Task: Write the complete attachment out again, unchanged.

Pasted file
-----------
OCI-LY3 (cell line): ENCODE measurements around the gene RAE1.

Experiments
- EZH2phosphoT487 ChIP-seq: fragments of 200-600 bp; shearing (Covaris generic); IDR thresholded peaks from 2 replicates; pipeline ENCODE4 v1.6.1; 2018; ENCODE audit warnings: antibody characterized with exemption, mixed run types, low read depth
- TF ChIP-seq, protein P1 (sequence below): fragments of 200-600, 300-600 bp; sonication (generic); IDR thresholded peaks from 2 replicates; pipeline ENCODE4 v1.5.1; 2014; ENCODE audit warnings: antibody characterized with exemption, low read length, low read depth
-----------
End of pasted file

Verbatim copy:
OCI-LY3 (cell line): ENCODE measurements around the gene RAE1.

Experiments
- EZH2phosphoT487 ChIP-seq: fragments of 200-600 bp; shearing (Covaris generic); IDR thresholded peaks from 2 replicates; pipeline ENCODE4 v1.6.1; 2018; ENCODE audit warnings: antibody characterized with exemption, mixed run types, low read depth
- TF ChIP-seq, protein P1 (sequence below): fragments of 200-600, 300-600 bp; sonication (generic); IDR thresholded peaks from 2 replicates; pipeline ENCODE4 v1.5.1; 2014; ENCODE audit warnings: antibody characterized with exemption, low read length, low read depth